Tucker, a seventh-round pick in 2012, has mashed at every stop since being drafted. He began 2013 in Lancaster, where he posted a .326 average and a .926 OPS with 15 homers in 298 at-bats. The 23-year-old was promoted to Corpus Christi midway through the season, where he bashed 10 homers with an .803 OPS in 237 at-bats. Merely average as a corner outfielder, Tucker’s career will go as far as his bat can take it. In that regard, 2013 was a positive step.
Right Handed Starter – Lance McCullers Jr.
McCullers, a 2012 first-round pick (41st overall), eased concerns that he may be forced into relief with his first full pro season. Boasting a monster fastball and a nasty breaking ball, McCullers struck out 117 hitters in 104 2/3 innings while posting a 3.18 ERA. That McCullers posted dominant numbers isn’t entirely surprising, but what most pleased Goldstein were the steps McCullers took toward becoming a more complete pitcher.
Left Handed Starter - Luis Cruz
Goldstein’s estimation of what makes Cruz so effective is based mostly on makeup — he described the left-hander’s mound demeanor as “nasty.” Cruz’s gamer mentality didn’t show in his California League ERA (5.16), but other numbers tell the real story. The left-hander struck out 129 batters in 113 1/3 innings, walking 40 and allowing 10 homers. The 23-year-old managed a 3.37 Fielding Independent Pitching (FIP), per Fangraphs, and earned a promotion to Double-A at year’s end. In four appearances (two starts) with Corpus Christi, Cruz went 2-0 with a 0.53 ERA and a 21-to-4 strikeout-to-walk ratio in 17 frames.
Relief Pitcher – Gonzalo Sanudo
Acquired from Minnesota in exchange for catching prospect Mike Kvasnicka last spring, Sanudo was dominant at three levels in 2013, posting a 1.16 ERA with a devastating 51-to-4 strikeout-to-walk ratio in 38 2/3 innings. The right-hander walked just two batters between stints with Greeneville and Tri-City, and one of those was intentional. Over three pro seasons, Sanudo’s strikeout-to-walk ratio is 106-to-13 over 95 1/3 innings.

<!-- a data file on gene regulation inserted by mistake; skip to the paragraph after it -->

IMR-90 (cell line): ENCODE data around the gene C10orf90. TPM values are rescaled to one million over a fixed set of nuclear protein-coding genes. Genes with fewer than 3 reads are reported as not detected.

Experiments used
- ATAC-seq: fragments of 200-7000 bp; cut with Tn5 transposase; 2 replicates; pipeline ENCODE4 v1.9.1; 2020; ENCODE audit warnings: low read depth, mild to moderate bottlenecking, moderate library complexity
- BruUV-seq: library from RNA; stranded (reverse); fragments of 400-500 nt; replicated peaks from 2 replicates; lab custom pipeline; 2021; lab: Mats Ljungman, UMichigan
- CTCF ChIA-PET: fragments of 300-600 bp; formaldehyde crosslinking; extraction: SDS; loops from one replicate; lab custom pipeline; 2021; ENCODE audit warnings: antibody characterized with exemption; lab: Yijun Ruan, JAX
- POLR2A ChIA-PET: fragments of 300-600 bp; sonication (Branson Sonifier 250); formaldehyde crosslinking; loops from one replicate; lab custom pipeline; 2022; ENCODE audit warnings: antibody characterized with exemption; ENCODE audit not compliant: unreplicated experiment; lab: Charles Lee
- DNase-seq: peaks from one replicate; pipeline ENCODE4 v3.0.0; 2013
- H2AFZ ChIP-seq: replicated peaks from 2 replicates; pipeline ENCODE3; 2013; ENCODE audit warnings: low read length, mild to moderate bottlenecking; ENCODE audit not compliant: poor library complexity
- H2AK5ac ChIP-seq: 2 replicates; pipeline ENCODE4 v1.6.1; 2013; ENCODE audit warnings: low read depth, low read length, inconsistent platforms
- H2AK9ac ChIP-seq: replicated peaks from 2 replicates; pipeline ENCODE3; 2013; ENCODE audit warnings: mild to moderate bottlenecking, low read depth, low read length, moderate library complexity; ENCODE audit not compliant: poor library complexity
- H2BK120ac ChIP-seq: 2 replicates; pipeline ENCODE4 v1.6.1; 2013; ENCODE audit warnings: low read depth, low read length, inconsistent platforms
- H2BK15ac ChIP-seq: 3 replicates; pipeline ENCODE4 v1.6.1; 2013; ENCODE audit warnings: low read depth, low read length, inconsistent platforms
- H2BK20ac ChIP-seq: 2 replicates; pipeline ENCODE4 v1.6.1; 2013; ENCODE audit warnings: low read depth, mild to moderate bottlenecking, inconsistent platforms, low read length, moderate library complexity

There’s a lot more than these small tidbits, and I encourage everyone to read the rest of the article which can be found by clicking here.
With so much movement in the system on an almost weekly basis, it’s tough for some hitters to keep their groove bouncing between levels. For the most part, I believe Jake Seiner did an excellent job with this list. A lot of the choices were easy candidates for the “awards” though that’s not to say the Astros farm system is lacking depth. Looking through the numbers it’s amazing to see how good the other players were relative to the best at their position according to Seiner.
The one argument you could make is at third base. As Seiner himself points out, Matt Duffy made a strong case for the best at third base in the system. Duffy batted .309 with 24 HR and 94 RBI along with a .913 OPS, which was third highest among Astros minor leaguers. I would have put Duffy over Ruiz just for the season he had alone. Ruiz struggled mightily early on this season, though that was expected due to his age and coming off an injury. Ruiz’s strong second half is promising though as far as this award goes, it should have gone to Duffy.
The Right Handed Starter award was one that could have been given to so many different pitchers. David Martinez, Asher Wojciechowski, Michael Foltynewicz, Jake Buchanan, and Michael Feliz were all candidates that I would have been fine with receiving the award as well. McCullers gets it for both his top prospects status and his numbers as well which are certainly deserving.
One thing from this list is clear, if you haven’t been following the Astros you should probably start now as these All-Stars will likely be on the Major League Astros within a few seasons.
Topics: Houston Astros